For a flavor of Tuesday night, March 13 coverage on ABC, CBS and NBC, the leads on each:
ABC's World News. Anchor Charles Gibson's tease:
“Tonight: new controversy at the White House after a string of U.S. attorneys is fired under questionable circumstances. There are calls for the Attorney General to resign.”
“The Attorney General of the United States is under fire. Alberto Gonzales is fending off charge that he carried out a purge, firing eight U.S. attorneys for political reasons on orders from the White House. Across the country there are 93 U.S. attorneys. They prosecute cases for the government. They can be hired and fired by the President. The accusation is these eight were fired because they refused to do the Bush administration's political bidding. We look at all the angles tonight, starting with Pierre Thomas at the Justice Department.”After Thomas, Gibson did a Q and A with Jan Crawford Greenburg and George Stephanopoulos about the situation, but Stephanopoulos, who stuck to assessing the status of Gonzales, did not mention his defense of Clinton's action.
CBS Evening News. Katie Couric led:
“Hello, everyone. The uproar is growing tonight over the firing of eight federal prosecutors by the Justice Department. The department had told Congress the White House was not involved in the firings, but e-mails released today show that the firings had been discussed for two years by officials of the Justice Department and the White House. So we'll begin at the White House tonight with correspondent Jim Axelrod.”Following Axelrod, CBS went to a second full story from Bob Orr on how a former U.S. attorney charged that Gonzales “has let politics infect the justice system” and then Couric conducted a brief Q and A with Axelrod and Orr over whether Gonzales will be fired. Couric also noted how Axelrod's younger brother worked for one of the fired prosecutors.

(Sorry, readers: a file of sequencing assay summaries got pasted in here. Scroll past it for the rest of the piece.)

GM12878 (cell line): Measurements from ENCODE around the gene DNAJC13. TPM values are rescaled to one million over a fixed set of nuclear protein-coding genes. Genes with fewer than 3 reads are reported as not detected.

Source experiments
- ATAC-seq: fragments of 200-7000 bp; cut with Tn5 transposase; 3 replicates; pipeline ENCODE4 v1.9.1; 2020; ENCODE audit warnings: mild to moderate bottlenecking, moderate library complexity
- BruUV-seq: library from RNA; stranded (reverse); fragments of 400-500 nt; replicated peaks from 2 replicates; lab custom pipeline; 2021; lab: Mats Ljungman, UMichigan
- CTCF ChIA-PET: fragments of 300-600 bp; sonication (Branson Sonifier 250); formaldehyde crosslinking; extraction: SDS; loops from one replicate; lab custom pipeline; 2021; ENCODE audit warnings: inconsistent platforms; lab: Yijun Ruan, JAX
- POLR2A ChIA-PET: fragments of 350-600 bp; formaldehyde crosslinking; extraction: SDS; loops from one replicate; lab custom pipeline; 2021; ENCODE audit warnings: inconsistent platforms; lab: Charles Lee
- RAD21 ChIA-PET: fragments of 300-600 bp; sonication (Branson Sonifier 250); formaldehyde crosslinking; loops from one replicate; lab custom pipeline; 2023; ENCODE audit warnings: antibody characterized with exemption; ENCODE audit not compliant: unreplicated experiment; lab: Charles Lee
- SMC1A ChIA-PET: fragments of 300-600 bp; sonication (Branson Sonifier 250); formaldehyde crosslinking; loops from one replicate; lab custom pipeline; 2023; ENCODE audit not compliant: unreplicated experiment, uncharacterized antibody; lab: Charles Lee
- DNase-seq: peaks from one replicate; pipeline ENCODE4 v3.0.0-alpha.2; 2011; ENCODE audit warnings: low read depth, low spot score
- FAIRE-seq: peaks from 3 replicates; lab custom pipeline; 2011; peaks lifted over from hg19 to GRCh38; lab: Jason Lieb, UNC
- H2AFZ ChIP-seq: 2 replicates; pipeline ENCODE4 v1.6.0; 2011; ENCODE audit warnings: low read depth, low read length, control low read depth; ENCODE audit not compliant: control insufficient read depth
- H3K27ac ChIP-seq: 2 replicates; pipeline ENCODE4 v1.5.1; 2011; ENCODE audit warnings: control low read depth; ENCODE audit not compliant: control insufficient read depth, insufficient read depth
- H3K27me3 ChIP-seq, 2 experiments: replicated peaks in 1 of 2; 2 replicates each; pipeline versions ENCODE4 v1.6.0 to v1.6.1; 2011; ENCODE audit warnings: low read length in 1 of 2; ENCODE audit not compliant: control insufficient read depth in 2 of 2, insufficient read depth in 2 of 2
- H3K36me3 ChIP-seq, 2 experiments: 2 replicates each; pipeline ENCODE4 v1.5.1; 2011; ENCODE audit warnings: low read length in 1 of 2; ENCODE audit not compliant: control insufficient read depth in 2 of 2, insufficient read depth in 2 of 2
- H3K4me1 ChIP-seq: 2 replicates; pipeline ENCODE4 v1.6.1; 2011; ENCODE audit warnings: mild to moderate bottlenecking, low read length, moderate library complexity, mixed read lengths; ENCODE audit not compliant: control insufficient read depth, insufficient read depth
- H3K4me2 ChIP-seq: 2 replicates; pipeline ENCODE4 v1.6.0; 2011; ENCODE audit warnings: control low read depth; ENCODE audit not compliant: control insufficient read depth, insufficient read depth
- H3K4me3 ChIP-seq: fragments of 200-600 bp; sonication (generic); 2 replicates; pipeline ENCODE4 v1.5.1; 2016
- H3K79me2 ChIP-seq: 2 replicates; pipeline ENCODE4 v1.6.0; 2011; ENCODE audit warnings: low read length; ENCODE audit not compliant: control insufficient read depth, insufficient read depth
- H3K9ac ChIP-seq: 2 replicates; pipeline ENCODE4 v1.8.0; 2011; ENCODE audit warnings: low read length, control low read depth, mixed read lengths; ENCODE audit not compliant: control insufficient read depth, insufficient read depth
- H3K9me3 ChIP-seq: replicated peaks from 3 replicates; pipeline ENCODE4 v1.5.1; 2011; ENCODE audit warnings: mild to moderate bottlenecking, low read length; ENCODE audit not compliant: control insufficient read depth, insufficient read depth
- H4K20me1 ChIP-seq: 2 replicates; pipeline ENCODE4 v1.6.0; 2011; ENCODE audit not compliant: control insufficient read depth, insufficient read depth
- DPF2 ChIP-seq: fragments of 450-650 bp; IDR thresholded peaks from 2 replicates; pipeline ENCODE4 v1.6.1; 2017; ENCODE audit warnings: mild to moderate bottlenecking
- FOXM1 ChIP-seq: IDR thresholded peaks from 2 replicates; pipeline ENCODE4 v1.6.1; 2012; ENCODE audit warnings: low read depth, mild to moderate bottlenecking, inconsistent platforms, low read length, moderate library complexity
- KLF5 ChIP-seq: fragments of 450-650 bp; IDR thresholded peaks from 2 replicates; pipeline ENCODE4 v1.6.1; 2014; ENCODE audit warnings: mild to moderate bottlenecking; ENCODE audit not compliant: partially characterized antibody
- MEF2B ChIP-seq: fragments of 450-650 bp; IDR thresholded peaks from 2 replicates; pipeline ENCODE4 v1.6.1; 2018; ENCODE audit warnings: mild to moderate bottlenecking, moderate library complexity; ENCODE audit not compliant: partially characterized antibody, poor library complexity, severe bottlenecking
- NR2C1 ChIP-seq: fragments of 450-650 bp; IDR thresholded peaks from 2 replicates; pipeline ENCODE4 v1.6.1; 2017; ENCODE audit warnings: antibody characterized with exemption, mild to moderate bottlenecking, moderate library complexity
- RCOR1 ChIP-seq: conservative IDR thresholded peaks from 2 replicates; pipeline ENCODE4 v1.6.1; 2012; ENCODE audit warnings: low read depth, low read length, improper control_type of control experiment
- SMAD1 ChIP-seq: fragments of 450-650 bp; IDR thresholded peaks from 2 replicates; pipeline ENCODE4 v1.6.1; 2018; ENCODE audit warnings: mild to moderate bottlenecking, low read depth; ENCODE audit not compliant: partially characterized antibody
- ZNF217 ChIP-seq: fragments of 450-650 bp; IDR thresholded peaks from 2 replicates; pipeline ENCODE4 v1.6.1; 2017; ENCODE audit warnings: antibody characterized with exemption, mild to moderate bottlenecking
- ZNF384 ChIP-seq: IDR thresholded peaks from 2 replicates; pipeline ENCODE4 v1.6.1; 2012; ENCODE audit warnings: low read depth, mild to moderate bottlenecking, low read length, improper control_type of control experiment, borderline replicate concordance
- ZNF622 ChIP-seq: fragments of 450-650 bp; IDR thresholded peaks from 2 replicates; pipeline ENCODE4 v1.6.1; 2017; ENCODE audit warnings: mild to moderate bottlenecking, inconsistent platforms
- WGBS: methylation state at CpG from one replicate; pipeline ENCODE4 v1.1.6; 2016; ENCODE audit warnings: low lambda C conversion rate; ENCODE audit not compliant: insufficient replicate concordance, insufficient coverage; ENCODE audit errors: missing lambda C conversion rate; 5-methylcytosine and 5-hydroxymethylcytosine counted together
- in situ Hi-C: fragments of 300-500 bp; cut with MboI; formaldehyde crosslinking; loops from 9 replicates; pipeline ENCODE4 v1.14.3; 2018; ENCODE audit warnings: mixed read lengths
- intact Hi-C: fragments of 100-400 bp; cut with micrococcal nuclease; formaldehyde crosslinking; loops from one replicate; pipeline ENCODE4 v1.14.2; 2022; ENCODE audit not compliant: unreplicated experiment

NBC Nightly News. The tease from fill-in anchor Campbell Brown:
“The Attorney General and the firestorm tonight over the controversial dismissal of several federal prosecutors. Was it political punishment?”Brown opened:
“Good evening. The Attorney General of the United States is under fire but vowing he will not resign. It's a story that has been brewing for weeks and it exploded today. The key issue, a decision by Attorney General Alberto Gonzales to fire eight federal prosecutors and questions about whether that decision was politically motivated and driven by the White House. Attorney General Gonzales' top deputy has already resigned, but the President is standing by his man. We begin tonight with chief White House correspondent David Gregory.”Following a piece on Joint Chiefs Chairman Peter Pace's remarks about homosexuals, Brown discussed both topics with Tim Russert.
For more on coverage of this subject, check these earlier NewsBusters postings: